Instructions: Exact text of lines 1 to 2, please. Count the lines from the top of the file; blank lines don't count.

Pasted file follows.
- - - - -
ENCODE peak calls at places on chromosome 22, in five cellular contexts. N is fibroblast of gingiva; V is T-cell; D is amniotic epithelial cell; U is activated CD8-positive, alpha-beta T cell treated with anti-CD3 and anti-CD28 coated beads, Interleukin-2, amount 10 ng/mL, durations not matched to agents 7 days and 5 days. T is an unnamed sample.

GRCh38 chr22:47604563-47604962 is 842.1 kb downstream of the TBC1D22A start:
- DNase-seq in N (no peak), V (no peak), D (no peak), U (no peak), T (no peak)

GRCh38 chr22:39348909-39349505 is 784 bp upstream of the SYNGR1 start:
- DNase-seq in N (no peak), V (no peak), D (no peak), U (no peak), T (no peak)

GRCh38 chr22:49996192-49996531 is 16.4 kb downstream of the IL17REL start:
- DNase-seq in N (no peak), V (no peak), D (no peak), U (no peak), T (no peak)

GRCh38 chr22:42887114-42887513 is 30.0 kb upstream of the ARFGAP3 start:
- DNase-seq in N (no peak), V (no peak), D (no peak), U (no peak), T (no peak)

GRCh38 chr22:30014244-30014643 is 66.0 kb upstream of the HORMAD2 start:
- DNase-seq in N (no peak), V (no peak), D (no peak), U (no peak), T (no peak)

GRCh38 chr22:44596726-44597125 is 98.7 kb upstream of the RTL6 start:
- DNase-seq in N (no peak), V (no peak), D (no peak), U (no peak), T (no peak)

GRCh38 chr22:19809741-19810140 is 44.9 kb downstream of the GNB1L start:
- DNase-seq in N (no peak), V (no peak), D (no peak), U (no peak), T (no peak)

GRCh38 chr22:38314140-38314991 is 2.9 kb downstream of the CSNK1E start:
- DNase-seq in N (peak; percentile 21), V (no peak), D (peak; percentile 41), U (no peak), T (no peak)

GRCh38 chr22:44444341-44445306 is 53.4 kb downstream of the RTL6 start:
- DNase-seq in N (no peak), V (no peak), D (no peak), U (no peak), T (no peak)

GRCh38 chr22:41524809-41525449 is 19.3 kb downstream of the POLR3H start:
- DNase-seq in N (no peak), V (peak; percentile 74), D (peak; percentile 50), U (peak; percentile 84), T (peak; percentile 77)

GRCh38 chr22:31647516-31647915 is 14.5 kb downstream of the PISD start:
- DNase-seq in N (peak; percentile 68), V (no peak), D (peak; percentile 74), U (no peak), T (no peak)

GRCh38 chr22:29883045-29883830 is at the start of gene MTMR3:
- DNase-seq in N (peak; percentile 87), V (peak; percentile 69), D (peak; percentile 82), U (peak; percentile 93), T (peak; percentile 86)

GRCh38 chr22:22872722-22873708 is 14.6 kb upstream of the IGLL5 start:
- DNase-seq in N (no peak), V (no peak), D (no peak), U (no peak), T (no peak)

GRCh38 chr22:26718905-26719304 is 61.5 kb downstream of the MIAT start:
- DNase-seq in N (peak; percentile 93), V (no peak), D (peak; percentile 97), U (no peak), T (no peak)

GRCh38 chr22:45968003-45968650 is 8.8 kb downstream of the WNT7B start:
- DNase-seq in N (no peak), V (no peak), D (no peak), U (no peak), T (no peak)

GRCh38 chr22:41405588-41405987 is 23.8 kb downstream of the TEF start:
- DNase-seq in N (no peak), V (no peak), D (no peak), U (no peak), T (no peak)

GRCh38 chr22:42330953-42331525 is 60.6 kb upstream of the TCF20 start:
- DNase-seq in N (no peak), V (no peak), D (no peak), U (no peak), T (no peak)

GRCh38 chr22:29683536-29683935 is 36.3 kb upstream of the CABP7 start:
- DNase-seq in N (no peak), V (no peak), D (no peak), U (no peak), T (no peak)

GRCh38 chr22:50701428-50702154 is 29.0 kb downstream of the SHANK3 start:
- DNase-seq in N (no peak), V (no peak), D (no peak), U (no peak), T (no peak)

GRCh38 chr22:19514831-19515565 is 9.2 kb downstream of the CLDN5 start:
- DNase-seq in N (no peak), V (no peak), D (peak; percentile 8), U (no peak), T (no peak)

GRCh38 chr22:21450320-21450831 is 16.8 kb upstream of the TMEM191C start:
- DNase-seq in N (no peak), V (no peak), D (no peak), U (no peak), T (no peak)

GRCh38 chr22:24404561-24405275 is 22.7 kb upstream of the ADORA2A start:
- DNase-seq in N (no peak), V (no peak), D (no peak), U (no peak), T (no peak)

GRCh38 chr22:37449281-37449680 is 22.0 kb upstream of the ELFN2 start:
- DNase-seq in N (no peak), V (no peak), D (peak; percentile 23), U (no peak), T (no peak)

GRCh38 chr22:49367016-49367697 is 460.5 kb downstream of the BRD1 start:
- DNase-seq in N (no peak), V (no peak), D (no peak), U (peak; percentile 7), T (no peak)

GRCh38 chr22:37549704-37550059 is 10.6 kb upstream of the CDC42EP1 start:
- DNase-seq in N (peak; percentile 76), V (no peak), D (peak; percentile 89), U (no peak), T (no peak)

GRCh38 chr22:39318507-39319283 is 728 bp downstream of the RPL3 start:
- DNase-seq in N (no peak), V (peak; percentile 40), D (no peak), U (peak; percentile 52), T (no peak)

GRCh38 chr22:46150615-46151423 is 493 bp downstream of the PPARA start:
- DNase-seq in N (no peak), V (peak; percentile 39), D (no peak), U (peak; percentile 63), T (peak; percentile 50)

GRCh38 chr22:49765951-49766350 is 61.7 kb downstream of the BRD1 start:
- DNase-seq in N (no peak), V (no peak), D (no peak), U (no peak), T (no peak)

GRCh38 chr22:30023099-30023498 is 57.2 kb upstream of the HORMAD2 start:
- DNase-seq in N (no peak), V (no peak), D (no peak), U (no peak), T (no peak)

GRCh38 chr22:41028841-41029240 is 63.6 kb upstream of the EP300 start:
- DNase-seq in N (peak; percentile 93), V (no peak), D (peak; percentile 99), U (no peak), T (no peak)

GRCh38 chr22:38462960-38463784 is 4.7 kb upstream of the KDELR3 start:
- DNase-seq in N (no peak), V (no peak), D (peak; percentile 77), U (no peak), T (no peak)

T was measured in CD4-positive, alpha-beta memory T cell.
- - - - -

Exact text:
ENCODE peak calls at places on chromosome 22, in five cellular contexts. N is fibroblast of gingiva; V is T-cell; D is amniotic epithelial cell; U is activated CD8-positive, alpha-beta T cell treated with anti-CD3 and anti-CD28 coated beads, Interleukin-2, amount 10 ng/mL, durations not matched to agents 7 days and 5 days. T is an unnamed sample.

GRCh38 chr22:47604563-47604962 is 842.1 kb downstream of the TBC1D22A start: